An ink stick is made of natural ingredients, such as soot (lampblack of pine, sesame oil, colza oil, etc), animal glue and perfumes (acting mainly as preservatives). For this reason special handling needs to be applied in order to prolong its life span and sustain its quality.

First of all, ink should be kept in a dry environment away from moisture. For that reason, good quality ink comes with a wooden box (usually made of Paulownia tree), wrapped in Xuan paper (宣紙, Chinese calligraphy paper) or washi (和紙, Japanese paper). It also must not be exposed to excessive heat or cold, or direct sunlight.

Before grinding the ink on the inkstone, its tip should be soaked in water for 30 seconds or more, to soften it and prevent scratching of the inkstone surface or chipping of the ink stick. Ink should be ground in circular movements on the “inkstone’s temple” (墨堂, bokudou), by adding few drops of water. When desired ink thickness and colour is achieved, it is to be pushed down to the “inkstone’s well” (墨池, bokuchi). We can then add more water and repeat the process.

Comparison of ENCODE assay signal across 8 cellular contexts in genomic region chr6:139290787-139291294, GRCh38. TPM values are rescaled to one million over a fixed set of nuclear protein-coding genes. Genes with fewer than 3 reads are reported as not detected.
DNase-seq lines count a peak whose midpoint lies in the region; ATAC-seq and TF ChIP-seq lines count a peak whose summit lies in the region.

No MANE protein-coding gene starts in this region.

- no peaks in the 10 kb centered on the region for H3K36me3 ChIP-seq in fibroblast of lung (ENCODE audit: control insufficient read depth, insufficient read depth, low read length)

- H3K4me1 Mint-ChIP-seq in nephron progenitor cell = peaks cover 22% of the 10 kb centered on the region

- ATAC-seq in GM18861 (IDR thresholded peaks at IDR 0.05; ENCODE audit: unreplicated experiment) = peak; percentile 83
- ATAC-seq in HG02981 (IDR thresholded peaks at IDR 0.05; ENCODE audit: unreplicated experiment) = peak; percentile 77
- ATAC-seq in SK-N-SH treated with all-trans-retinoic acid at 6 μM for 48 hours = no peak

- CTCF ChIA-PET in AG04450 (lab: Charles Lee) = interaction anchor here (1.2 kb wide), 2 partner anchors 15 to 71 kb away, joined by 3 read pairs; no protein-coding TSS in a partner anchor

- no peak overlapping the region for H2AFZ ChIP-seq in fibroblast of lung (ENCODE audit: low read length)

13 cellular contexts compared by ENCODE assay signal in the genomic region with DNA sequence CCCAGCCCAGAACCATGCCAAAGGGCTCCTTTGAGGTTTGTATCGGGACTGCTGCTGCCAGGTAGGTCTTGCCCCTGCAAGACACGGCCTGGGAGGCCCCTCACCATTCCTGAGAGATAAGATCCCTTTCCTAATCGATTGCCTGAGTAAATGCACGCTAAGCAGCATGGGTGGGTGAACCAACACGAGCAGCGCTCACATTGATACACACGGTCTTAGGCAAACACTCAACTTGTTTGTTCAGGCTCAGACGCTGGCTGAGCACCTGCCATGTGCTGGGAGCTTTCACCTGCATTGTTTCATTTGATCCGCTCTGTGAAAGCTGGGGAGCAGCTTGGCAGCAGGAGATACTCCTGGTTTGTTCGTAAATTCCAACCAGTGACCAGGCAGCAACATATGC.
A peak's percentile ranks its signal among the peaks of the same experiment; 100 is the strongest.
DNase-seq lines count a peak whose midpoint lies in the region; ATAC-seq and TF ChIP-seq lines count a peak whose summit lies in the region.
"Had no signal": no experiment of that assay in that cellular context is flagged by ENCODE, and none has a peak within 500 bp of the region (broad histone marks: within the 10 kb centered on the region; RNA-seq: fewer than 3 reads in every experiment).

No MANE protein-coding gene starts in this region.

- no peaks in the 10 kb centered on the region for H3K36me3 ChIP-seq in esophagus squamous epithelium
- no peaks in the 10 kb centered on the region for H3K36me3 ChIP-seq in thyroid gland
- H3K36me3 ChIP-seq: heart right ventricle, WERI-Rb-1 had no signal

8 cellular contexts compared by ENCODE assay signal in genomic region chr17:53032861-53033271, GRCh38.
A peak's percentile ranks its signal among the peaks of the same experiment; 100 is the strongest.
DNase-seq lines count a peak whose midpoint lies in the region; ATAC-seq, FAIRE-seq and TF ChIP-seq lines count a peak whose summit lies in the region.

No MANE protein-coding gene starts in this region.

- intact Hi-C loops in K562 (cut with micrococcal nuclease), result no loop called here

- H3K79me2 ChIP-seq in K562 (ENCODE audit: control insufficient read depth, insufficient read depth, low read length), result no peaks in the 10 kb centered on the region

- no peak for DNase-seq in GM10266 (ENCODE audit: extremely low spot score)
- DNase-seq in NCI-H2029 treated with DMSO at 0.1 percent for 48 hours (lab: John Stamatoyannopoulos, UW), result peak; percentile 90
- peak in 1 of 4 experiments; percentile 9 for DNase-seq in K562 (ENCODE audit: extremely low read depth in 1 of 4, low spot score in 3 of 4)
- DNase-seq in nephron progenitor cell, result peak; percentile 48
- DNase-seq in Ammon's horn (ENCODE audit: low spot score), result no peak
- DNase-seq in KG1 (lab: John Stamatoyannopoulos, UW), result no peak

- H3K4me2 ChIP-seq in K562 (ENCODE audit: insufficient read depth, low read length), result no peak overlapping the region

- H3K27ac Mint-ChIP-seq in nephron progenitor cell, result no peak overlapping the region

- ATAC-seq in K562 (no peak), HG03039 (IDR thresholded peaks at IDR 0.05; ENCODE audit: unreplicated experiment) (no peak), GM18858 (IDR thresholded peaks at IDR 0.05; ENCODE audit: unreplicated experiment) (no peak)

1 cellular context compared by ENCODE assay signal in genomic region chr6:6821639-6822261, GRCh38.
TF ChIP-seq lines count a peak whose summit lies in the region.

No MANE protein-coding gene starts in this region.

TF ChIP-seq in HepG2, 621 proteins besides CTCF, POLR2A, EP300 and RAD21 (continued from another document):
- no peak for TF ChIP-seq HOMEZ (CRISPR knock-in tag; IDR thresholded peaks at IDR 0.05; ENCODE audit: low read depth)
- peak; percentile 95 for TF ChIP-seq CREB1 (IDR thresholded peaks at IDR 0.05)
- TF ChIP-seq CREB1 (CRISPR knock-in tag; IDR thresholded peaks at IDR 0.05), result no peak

After we have finished grinding ink for the day, the ink stick should be wiped clean with paper and dried, then wrapped and placed back in the protective box.

Pouring too much water on the inkstone will negatively affect both its colour and texture, resulting in undesired ink blurring effects and poor ink spreading ability, etc. Pressing ink too hard will shred larger particles and undesirably change consistency and texture of the ink liquid. An old saying goes that the ink stick should be wielded with a force of a withered man, and brush with a force of a warrior.

In summary, it is not only crucial what type of ink we buy, but also the quality of the water, inkstone, then brush, paper and finally the skills of the calligrapher himself that allow for creating a great calligraphy piece. If one of these factors is lacking, the final result will be rather poor.